The pain and power of the Church. . .

My friend and I were having coffee yesterday with a girl from Rutgers when I started thinking about how important church is.

But it’s heartbreaking when I look around at so many churches and see arguing, bickering, gossip, and bitterness pervading the congregation, and all too often, the staff.

Jewel (the girl from Rutgers) had some very insightful views on the Church that weren’t too positive. And frankly, I’d have to say that I agreed with her. Churches are hurtful groups of people that are more concerned with being right than they are with living right.

Jewel is an agnostic. And her view of churches represents the prevailing view. Arrogant, bitter, judgmental, nonsensical. And the Church has done nothing to change that view.

Christians are known for condemning people who are different, and then telling them that we love them.

Love them? Yeah, right.

We just want to beat them over the head with our opinions.

So, if I have such a low opinion of church, why is it so important to me?

Well, for starters, it has hurt me in some very profound ways. It has instilled in me an unhealthy fear of God and a desire to please God through rule-following. I figured that since the way to please the elders in the church was through following rules, that’s how I would make God happy.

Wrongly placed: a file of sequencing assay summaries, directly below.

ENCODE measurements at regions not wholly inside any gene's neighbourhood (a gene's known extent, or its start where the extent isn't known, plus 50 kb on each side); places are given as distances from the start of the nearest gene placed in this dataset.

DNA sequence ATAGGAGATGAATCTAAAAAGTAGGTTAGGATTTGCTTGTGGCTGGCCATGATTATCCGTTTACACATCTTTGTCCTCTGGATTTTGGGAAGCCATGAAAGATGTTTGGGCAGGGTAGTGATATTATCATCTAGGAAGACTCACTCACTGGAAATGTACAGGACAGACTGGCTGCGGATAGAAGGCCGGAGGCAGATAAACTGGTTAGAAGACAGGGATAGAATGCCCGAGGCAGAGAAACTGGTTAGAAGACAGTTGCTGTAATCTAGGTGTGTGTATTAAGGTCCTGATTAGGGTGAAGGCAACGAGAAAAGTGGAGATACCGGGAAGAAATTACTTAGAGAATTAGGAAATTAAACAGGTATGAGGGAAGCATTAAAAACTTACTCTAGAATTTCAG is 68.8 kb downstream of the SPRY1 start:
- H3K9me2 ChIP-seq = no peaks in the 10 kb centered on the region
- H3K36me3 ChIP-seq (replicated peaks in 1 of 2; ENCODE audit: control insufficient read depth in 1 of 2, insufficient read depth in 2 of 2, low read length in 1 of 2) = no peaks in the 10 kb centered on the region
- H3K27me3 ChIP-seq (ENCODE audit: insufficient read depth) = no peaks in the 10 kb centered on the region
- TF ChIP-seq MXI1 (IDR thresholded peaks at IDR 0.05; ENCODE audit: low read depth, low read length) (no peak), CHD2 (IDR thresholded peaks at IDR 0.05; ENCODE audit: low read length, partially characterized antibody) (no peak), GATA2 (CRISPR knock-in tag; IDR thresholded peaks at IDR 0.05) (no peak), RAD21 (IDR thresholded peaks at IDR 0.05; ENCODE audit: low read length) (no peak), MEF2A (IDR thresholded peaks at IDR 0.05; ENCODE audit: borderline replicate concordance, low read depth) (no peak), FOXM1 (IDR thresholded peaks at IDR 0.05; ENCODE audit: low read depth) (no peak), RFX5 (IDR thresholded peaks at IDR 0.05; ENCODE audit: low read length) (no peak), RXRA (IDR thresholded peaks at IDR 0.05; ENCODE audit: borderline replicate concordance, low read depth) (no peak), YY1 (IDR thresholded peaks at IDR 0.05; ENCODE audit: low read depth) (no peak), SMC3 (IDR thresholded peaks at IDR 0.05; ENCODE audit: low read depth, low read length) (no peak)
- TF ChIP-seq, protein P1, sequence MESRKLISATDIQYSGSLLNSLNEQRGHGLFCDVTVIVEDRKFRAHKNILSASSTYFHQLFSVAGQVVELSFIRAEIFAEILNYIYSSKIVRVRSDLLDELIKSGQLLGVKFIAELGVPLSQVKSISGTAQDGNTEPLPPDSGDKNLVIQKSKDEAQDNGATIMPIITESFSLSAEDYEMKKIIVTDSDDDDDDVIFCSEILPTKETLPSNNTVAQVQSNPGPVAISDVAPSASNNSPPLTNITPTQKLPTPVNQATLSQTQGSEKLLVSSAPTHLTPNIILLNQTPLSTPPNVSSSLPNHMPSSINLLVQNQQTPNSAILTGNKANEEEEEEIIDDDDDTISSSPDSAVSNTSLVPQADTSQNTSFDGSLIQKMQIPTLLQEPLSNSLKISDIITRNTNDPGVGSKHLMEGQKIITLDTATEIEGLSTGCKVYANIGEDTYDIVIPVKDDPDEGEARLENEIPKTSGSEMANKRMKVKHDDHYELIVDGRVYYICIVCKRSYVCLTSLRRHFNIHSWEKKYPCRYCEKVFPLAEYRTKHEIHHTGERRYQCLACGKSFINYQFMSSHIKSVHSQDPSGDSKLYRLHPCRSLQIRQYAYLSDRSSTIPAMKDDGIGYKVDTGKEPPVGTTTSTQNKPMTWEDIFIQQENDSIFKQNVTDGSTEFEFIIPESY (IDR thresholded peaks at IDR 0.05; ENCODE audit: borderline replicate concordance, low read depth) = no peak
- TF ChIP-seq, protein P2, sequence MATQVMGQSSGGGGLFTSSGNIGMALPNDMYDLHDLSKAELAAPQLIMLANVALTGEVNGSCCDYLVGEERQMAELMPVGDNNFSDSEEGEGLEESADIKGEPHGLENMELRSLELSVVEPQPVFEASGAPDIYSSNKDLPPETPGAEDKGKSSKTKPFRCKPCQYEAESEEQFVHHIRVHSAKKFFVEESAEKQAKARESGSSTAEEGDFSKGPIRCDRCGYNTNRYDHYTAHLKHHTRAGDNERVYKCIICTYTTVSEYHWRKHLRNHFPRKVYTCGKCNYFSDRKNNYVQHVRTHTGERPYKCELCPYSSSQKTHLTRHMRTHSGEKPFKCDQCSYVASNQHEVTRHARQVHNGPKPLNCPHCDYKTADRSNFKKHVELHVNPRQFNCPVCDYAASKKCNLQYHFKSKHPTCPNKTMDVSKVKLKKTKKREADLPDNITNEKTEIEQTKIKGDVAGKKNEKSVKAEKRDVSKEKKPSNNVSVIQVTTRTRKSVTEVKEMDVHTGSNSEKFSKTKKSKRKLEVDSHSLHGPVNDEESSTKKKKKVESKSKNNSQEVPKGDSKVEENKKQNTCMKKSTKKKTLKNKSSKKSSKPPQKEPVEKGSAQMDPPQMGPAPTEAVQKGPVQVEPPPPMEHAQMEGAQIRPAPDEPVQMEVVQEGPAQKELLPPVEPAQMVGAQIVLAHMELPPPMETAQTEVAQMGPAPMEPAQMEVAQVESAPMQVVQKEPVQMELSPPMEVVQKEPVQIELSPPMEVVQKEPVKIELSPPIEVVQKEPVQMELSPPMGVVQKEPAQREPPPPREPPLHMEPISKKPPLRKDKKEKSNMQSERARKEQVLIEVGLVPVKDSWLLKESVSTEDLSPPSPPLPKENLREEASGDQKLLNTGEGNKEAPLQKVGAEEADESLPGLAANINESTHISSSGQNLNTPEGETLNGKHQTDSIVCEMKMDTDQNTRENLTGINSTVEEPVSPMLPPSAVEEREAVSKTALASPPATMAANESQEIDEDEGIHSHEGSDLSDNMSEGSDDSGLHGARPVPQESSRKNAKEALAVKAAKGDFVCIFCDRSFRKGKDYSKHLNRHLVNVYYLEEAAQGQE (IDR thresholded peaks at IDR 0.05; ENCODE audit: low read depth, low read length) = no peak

I know the church can change. It has to change.

Jesus said that he came to earth so that we “may have life, and have it to the full.” (Jn 10.10)

Correct me if I’m wrong, but trying to please God by following a bunch of rules isn’t exactly a full life. And living under the constant judgment of Christians is a painful way to live. It’s this pain that drives so many people out of the Church.

People like me.

But the Church was given great power to do good in the world. While many Christians have forgotten its purpose, there are a handful in the world who realize that the Church should be more than a Christian Country Club.

When Jesus established his church, he did so with these words: “On this rock I will build my church, and the gates of Hades will not overcome it. I will give you the keys of the kingdom of heaven; whatever you bind on earth will be bound in heaven, and whatever you loose on earth will be loosed in heaven.”

This new church was described like this:

All the believers were together and had everything in common. Selling their possessions and goods, they gave to anyone as he had need. Every day they continued to meet together in the temple courts. They broke bread in their homes and ate together with glad and sincere hearts, praising God and enjoying the favor of all the people.

They were world-changers characterized by love. . . because Jesus said to them, “By this all men will know that you are my disciples, if you love one another.”

That’s what church is supposed to look like. That’s the church’s power and calling. It’s not about proving to the world that we have all the answers, because we really don’t. And it’s not about telling everyone that they’re sinful and broken, because everyone already knows that humanity is flawed.

It’s about love. And I believe I’m supposed to be a part of that. I believe I’m supposed to change the world through love.

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